Calling Tasks Safely

The Boa.Constrictor.Safety namespace contains several methods for calling Tasks safely using the Screenplay Pattern. “Safe” actions are actions that should be executed despite any exceptions. If an action causes an exception, then the exception should be caught and stored for the future. This allows all actions to be attempted before aborting. This is useful for when failed interactions are expected or not critical for the test to succeed.

Adding the SafeActions Ability

In order to call Tasks safely, you must first add the Ability to run safe actions to the Actor. You can optionally add an exception handler here. Below is an example of a SafeActions Ability that logs exceptions to the console.

using Boa.Constrictor.Logging;
using Boa.Constrictor.Screenplay;
using Boa.Constrictor.Safety;

var actor = new Actor(logger: new ConsoleLogger());
var safeActions = new SafeActions((ex) =>
{
    actor.Logger.Log(ex.Message, LogSeverity.Error);
});

actor.Can(RunSafeActions.Using(safeActions));

Running a Task Safely

Now that the Actor has the Ability to run safe actions, you can attempt to call a Task, wrapping the call in the Safely.Run method:

actor.AttemptsTo(Safely.Run(UnsafeTask.ThatThrows()));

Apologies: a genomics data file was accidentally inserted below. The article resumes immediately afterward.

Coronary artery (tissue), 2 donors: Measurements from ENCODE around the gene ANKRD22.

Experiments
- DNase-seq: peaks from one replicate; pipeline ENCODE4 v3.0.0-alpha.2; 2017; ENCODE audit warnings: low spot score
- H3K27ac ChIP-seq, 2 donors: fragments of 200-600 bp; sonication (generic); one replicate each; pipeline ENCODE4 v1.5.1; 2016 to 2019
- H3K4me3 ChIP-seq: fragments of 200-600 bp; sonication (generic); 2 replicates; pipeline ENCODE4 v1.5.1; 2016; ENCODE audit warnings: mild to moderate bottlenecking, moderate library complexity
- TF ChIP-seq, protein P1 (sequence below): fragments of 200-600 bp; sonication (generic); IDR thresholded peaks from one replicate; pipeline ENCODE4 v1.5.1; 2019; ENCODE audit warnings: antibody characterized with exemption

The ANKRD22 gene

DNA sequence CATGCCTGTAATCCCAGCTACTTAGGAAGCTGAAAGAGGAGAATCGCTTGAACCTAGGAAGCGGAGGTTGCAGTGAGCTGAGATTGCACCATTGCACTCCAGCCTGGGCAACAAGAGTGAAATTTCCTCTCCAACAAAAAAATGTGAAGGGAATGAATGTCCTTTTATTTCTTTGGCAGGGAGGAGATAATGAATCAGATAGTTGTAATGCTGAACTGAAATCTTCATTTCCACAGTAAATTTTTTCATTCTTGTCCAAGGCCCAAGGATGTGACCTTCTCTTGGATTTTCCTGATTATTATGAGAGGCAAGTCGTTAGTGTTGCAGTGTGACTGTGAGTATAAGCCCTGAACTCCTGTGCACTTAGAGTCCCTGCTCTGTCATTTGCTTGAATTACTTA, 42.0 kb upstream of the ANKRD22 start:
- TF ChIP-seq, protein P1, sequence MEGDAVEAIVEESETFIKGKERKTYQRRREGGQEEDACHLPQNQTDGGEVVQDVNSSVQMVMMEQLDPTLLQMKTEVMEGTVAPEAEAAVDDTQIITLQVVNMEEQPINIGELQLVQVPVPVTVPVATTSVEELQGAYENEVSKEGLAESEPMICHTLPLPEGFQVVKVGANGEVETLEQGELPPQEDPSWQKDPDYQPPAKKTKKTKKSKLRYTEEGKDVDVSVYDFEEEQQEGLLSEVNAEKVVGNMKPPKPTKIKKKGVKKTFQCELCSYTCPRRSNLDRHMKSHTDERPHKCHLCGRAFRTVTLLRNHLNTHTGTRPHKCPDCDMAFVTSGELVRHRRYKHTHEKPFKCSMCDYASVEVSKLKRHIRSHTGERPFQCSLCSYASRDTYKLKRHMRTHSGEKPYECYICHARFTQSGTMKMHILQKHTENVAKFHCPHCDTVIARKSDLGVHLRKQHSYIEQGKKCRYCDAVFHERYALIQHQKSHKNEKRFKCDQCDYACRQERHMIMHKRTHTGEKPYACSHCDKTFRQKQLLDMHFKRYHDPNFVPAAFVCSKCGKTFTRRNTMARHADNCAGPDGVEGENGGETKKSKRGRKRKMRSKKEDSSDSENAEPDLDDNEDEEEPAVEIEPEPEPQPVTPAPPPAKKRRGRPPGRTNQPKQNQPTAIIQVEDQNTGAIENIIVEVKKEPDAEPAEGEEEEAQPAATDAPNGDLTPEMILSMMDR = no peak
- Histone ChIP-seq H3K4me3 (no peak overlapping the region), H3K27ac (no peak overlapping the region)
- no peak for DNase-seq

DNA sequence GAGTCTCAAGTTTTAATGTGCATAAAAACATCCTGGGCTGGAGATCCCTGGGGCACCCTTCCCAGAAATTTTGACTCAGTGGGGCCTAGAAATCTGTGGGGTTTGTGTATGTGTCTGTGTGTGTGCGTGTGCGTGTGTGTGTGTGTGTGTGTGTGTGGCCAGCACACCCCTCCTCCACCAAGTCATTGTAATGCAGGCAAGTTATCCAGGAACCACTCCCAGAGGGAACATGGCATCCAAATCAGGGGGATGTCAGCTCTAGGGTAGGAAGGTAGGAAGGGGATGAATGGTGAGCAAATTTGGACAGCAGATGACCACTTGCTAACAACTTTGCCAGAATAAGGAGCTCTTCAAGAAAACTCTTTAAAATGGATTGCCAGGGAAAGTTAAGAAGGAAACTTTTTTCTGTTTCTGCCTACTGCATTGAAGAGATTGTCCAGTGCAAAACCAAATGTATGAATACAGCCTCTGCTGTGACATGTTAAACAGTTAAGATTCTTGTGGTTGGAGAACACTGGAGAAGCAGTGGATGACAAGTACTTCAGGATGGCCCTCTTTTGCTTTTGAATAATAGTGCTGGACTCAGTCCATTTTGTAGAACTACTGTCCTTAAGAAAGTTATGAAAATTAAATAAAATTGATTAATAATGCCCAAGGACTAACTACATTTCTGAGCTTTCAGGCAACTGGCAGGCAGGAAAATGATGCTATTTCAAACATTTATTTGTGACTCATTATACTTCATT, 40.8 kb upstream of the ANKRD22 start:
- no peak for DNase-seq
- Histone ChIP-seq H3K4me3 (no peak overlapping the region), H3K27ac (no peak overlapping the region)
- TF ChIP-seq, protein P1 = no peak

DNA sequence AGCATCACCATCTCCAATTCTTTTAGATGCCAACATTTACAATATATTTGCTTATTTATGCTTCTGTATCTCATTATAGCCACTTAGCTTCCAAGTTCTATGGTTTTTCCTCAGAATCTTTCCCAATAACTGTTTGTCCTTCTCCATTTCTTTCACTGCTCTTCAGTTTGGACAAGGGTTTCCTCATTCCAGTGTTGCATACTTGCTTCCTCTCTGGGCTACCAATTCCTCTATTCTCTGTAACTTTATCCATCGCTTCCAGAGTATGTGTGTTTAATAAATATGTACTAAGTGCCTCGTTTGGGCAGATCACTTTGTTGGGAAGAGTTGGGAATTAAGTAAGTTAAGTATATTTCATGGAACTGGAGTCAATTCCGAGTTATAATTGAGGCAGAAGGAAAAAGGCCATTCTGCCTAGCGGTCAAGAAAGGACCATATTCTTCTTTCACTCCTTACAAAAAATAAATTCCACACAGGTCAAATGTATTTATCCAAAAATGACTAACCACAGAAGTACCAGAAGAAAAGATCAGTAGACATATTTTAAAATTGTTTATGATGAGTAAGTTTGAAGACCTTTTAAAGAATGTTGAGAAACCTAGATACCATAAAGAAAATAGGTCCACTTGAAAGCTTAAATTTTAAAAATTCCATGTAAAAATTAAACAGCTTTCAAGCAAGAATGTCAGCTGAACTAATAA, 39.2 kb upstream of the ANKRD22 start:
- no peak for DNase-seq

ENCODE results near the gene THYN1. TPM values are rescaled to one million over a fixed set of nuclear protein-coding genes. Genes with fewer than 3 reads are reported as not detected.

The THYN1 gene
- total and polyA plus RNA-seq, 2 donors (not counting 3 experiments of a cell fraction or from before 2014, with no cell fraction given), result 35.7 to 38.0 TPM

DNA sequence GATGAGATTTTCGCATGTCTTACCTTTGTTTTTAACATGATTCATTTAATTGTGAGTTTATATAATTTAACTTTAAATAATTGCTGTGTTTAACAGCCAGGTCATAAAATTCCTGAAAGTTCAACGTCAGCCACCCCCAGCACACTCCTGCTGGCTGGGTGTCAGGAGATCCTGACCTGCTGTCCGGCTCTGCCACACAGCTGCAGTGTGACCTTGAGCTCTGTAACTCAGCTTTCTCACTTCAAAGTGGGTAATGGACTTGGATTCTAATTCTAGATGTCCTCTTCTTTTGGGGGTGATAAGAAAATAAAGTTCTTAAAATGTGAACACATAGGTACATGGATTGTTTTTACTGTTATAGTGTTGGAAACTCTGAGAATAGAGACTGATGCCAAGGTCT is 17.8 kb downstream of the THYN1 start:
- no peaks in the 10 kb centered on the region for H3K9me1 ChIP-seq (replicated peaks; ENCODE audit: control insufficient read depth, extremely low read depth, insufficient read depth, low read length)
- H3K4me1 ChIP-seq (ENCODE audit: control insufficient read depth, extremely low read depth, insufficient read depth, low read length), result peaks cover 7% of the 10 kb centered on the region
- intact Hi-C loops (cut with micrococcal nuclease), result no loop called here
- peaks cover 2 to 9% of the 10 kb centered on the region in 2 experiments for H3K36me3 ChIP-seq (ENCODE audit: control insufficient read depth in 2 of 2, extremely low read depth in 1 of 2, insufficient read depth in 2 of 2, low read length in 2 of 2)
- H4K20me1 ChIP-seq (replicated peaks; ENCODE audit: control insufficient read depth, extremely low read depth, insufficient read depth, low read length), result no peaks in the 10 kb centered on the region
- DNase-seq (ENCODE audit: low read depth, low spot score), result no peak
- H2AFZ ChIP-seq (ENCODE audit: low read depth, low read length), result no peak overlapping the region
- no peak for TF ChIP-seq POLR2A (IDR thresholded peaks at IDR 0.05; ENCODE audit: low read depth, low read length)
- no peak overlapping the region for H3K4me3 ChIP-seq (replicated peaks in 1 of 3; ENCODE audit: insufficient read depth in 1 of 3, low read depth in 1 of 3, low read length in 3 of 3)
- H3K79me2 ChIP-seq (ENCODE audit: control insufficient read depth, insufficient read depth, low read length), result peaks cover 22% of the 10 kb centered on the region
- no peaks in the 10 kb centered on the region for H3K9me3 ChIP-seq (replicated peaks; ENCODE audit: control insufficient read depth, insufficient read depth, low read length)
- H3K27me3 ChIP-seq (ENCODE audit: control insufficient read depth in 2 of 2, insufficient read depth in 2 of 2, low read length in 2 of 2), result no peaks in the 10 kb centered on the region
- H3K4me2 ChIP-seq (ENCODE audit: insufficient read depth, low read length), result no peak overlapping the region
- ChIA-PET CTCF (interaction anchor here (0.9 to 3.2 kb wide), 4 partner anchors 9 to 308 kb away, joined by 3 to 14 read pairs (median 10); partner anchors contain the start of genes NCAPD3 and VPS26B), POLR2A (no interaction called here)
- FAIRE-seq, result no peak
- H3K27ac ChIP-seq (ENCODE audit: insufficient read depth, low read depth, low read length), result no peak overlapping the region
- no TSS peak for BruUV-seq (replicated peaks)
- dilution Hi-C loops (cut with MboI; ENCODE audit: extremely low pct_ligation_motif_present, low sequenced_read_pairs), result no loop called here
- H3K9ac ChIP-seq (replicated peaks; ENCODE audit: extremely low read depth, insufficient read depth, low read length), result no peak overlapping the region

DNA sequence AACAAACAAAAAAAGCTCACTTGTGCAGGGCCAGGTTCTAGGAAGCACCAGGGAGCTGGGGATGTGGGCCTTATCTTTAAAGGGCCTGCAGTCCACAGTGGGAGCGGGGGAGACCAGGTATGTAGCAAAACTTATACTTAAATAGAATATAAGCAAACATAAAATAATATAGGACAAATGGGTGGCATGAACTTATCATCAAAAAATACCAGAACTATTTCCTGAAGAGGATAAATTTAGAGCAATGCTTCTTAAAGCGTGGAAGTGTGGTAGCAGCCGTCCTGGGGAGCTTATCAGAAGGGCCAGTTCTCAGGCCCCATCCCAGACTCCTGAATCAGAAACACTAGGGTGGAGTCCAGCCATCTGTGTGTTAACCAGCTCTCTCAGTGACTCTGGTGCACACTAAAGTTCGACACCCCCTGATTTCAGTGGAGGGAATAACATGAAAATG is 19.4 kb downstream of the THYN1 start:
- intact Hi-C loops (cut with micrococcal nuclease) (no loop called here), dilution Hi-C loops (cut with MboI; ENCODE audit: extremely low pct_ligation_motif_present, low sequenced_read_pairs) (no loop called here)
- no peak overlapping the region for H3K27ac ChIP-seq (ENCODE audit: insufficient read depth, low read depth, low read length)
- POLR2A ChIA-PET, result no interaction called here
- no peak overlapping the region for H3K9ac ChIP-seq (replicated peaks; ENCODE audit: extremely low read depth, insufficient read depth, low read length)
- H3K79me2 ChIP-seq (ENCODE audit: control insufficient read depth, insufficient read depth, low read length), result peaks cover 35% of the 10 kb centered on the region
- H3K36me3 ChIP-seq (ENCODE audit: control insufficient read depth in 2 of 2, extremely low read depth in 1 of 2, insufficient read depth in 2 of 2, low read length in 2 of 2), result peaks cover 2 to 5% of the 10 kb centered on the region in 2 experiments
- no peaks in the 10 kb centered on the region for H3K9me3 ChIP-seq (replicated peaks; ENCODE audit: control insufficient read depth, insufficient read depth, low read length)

If UnsafeTask.ThatThrows throws an exception, it will be caught by Safely.Run, call the exception handler, and the exception will be added to the list of failures in SafeActions.

Handling Failures

In addition to handling exceptions as they occur, you can also throw an aggregate exception containing all exceptions that were caught by Safely.Run. The aggregate exception message concatenates the messages of all exceptions it contains. It also has a Failures property that can be used to iterate over the individual exceptions. The following example logs the concatenated exception messages:

try
{
    safeActions.ThrowAnyFailures();
}
catch (SafeActionsException ex)
{
    // Log the concatenated exception messages
    actor.Logger.Log(ex.Message, LogSeverity.Error);
    foreach (Exception innerException in ex.Failures)
    {
        // You could also handle exceptions individually here
    }
}